Now six stone water jars had been set there for the Jewish rites of purification. Each could hold from twenty to thirty gallons.
I. THE AUTHORITY OF CHRIST IS UNIQUE AND ABSOLUTE. There are limits to the authority of all human leaders, teachers, and masters, however wise and good, and it would be folly to bind ourselves to obey them in all things. But it is wisdom to yield an unhesitating allegiance to our Divine Lord.
1. For his authority is Divine in its nature. He that honoureth the Son, honoureth the Father who sent him.
2. His commands possess the authority of rectitude. Herein lies the incontrovertible ground of our obedience. Reason and conscience acknowledge and approve the claims of the Lawgiver and the Law. None does wrong who obeys Christ, even though he may thus be led into suffering and danger.
3. To this is added the sacred authority of love. All that Jesus has done and suffered for us constitutes a claim upon our cheerful loyalty. "If ye love me," is his appeal, "keep my commandments."
II. THE AUTHORITY OF CHRIST IS UNIVERSAL IN ITS RANGE.
1. It is manifestly binding upon all his people. They are admonished to "call no man Master;" and, at the same time, they are thus addressed: "Ye call me Master and Lord, and ye say well, for so I am." The word "whatsoever" may remind us that occasions may arise when it will be very difficult to obey our Lord's behests; such occasions will test our fidelity and sincerity and constancy; and they will enable us to commend ourselves to him "whose we are and whom we serve."
2. It is truly binding upon all mankind. He is "Lord of all," because he is Saviour of all. He claims submission and service as his right. He says to all who hear his Word, "Come unto me;" "Learn of me;" "Follow me." Whatsoever, then, he saith unto you, do it! Such obedience will be for your true interest, your eternal peace and happiness. - T.
Six water-pots of stone.I. THE USE OF OLD MATERIAL FOR NEW PURPOSE. In the natural word vegetable life grows out of the mould of vegetable decay. The tabernacle was constructed of Egyptian materials and many of the laws and customs had an Egyptian form. Prophecy took shape from political circumstances. When Christianity became the dominant religion, it absorbed all that was excellent in previous religions. In Rome every church is built out of heathen ruins. In short, it is an universal principle in religion to make a heavenly use of ordinary things, just as Christ used the water-pots of the law for the first blessing of Christianity.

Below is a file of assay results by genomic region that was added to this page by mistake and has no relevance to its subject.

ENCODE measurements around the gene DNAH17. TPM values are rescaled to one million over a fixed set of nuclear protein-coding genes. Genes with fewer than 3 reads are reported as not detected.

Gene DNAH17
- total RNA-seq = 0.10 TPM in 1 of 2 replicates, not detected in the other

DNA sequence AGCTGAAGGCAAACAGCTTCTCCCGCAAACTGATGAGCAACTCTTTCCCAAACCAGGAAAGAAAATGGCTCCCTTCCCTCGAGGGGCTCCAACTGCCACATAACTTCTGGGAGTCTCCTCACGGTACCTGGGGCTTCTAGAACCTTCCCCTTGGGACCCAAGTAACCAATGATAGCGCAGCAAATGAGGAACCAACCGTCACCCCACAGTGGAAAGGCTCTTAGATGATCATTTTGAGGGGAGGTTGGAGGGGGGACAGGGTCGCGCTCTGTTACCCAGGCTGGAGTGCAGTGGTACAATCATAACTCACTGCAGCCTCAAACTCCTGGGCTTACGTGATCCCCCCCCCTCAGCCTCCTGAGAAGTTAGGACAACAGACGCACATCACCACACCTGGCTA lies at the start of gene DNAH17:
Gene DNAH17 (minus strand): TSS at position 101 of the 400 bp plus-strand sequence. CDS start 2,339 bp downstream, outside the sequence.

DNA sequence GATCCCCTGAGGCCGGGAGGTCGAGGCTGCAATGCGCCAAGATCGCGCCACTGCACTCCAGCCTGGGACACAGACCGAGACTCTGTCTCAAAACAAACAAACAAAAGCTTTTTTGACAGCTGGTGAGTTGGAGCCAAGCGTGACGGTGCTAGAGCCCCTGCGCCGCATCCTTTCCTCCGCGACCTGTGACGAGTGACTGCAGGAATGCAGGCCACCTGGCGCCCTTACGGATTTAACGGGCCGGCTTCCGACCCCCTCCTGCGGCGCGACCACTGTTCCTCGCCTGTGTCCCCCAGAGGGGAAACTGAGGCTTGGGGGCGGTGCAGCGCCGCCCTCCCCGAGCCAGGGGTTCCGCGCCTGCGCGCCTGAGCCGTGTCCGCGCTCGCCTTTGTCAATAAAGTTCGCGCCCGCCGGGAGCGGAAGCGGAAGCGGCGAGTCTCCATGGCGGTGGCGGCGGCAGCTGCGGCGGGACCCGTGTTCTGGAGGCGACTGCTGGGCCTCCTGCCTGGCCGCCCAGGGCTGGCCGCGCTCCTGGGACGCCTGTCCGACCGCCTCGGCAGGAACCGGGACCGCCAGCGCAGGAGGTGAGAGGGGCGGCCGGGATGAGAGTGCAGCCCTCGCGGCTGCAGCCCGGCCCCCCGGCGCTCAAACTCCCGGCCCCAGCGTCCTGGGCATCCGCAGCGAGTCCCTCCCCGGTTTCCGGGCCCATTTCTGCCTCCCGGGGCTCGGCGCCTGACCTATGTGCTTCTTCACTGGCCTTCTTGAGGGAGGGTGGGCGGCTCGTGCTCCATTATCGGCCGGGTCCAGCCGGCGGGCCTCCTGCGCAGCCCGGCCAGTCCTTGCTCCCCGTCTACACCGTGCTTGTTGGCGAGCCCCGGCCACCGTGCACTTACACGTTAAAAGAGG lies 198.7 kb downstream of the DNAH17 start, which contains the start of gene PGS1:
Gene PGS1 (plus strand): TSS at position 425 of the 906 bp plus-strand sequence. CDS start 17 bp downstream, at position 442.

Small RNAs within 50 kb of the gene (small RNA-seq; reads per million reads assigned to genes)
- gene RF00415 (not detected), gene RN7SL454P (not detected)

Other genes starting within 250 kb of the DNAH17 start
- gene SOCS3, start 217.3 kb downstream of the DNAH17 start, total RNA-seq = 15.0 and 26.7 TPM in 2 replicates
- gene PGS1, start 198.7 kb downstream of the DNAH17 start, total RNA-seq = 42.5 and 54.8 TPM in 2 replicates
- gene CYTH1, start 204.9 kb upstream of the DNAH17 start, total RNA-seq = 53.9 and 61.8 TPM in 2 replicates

II. THE CLOSE CONNECTION BETWEEN ALL PARTS OF REVELATION as one harmonious scheme of grace. The old and new covenants are not antagonistic but complimentary. Jesus was foretold by Jewish prophecy, born under the law, lived a Jew, choose Jews for His disciples, and conformed to Jewish customs. And when the two roads diverged through Jewish unbelief it was Christianity that maintained the true tradition as is shown in the Epistle to the Hebrews.
III. THE INSUFFICIENCY OF THE OUTWARD AND THE SUFFICIENCY OF THE INWARD. These people were keeping the natural ordinance of God in all its purity and also doing what the law required for their purification. The water-pots represented the best side of Jewish faith and life; but their emptiness declared their insufficiency and their number and size, their unsatisfyingness. However frequent and copious their ablutions, they could not remove sin. The law could make nothing perfect. It did not touch the heart. The wine of grace imparts an inward life and thoroughly cleanses moral impurity.
IV. THE NEEDS AND PROVISION OF ATONEMENT. The wine with which the water-pots were filled spoke eloquently in its origin — being the sacrifice of the vine, the life-blood of the grape, crushed out of it when trodden under foot of man in the winepress — of that atoning blood of Him who is the True Vine poured forth on the cross, which cleanses from all sin.
(H. Macmillan, LL. D.)
(H. Macmillan, LL. D.)